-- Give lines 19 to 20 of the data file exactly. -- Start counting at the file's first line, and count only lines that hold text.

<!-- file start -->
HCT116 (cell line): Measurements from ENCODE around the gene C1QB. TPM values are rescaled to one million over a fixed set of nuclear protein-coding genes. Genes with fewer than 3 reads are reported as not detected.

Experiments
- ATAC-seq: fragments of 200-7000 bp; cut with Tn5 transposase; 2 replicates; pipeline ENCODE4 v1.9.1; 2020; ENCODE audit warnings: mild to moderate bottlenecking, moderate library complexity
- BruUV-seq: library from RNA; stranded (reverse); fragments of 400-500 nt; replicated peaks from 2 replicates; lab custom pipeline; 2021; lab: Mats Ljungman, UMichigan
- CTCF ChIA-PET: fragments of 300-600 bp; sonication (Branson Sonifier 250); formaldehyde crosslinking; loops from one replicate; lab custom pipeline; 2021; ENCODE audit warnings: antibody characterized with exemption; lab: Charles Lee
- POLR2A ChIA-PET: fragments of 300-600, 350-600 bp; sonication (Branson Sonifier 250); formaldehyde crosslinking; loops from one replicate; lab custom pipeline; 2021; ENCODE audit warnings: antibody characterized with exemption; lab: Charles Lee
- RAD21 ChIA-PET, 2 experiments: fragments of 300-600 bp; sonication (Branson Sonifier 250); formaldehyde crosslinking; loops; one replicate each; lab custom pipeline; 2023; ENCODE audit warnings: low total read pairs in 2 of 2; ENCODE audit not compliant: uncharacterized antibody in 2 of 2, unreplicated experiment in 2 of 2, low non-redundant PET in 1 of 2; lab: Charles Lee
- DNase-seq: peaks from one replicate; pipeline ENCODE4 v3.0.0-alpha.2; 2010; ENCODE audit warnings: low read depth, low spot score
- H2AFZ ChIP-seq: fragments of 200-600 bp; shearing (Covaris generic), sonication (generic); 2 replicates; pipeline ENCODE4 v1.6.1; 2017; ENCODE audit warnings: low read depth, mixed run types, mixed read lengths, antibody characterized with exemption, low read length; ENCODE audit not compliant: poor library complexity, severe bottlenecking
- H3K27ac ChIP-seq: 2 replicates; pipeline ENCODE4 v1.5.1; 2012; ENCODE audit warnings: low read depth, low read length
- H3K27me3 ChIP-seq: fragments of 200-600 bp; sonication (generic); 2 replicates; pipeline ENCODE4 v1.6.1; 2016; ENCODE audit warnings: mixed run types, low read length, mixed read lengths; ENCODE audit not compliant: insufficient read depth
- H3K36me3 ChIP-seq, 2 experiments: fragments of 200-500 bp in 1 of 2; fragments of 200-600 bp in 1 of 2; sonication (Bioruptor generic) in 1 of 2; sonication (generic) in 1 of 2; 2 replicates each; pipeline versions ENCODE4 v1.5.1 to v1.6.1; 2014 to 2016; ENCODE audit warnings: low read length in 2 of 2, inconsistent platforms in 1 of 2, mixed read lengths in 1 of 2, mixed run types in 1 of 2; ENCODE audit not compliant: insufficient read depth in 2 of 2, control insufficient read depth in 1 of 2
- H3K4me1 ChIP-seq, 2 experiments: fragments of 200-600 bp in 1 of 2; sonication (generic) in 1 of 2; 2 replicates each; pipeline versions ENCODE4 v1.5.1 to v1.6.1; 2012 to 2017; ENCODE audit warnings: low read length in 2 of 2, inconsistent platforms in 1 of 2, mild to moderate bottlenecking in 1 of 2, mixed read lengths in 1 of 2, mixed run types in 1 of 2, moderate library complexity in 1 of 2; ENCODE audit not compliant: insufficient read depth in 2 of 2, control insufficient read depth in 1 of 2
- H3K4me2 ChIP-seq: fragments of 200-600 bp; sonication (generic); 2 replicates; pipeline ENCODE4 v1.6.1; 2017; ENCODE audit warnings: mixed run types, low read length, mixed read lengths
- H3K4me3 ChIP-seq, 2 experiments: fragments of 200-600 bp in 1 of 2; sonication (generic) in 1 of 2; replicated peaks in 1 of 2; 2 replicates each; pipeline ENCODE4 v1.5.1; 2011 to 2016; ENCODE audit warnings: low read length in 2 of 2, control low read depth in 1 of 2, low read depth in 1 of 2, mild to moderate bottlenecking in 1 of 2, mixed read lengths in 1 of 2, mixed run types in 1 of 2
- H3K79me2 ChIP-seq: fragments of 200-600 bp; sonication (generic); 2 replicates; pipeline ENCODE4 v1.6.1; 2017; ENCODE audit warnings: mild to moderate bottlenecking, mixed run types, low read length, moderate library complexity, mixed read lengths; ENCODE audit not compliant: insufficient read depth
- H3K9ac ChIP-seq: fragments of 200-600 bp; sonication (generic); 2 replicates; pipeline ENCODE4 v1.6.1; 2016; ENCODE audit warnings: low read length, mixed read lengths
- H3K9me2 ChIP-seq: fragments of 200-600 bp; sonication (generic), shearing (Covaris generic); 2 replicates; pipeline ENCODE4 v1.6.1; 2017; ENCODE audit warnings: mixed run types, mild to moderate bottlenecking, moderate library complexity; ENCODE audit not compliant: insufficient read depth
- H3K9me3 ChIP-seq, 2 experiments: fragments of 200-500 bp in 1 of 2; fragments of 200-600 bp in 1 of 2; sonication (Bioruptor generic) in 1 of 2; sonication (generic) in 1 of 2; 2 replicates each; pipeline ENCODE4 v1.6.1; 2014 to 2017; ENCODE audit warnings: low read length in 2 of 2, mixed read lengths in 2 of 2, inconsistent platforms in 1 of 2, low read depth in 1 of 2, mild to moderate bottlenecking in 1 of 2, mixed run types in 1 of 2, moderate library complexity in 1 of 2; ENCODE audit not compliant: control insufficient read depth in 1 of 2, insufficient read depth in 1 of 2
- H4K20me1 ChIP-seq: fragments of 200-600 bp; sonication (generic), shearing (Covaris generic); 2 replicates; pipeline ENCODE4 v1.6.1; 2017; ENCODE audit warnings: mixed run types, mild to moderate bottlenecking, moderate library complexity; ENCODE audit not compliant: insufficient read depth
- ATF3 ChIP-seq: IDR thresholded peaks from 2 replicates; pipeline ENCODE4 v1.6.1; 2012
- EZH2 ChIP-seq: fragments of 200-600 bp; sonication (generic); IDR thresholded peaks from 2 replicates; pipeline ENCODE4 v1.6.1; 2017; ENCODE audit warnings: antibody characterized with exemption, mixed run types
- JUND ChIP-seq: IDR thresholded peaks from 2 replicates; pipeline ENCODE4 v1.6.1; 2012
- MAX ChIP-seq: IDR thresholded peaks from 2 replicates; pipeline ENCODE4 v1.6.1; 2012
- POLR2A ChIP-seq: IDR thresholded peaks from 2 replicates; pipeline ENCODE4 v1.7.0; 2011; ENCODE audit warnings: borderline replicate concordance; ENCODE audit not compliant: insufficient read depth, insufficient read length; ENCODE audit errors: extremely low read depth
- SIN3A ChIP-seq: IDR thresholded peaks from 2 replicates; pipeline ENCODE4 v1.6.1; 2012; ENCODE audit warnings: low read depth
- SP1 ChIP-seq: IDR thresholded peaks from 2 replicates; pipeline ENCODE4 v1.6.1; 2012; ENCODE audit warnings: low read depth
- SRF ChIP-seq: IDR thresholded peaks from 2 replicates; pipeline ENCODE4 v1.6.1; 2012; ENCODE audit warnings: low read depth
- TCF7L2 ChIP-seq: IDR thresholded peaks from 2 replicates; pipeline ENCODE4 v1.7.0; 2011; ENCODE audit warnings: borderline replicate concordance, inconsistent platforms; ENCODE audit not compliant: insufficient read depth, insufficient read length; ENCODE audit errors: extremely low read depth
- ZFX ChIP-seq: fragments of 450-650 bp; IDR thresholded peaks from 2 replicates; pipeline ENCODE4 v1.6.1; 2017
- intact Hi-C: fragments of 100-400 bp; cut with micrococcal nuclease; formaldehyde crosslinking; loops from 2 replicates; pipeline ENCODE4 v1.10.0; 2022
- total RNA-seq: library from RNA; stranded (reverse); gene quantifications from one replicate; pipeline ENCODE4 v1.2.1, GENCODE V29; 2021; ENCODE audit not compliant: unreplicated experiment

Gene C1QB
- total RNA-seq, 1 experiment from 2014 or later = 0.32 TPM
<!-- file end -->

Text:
- H3K9me3 ChIP-seq, 2 experiments: fragments of 200-500 bp in 1 of 2; fragments of 200-600 bp in 1 of 2; sonication (Bioruptor generic) in 1 of 2; sonication (generic) in 1 of 2; 2 replicates each; pipeline ENCODE4 v1.6.1; 2014 to 2017; ENCODE audit warnings: low read length in 2 of 2, mixed read lengths in 2 of 2, inconsistent platforms in 1 of 2, low read depth in 1 of 2, mild to moderate bottlenecking in 1 of 2, mixed run types in 1 of 2, moderate library complexity in 1 of 2; ENCODE audit not compliant: control insufficient read depth in 1 of 2, insufficient read depth in 1 of 2
- H4K20me1 ChIP-seq: fragments of 200-600 bp; sonication (generic), shearing (Covaris generic); 2 replicates; pipeline ENCODE4 v1.6.1; 2017; ENCODE audit warnings: mixed run types, mild to moderate bottlenecking, moderate library complexity; ENCODE audit not compliant: insufficient read depth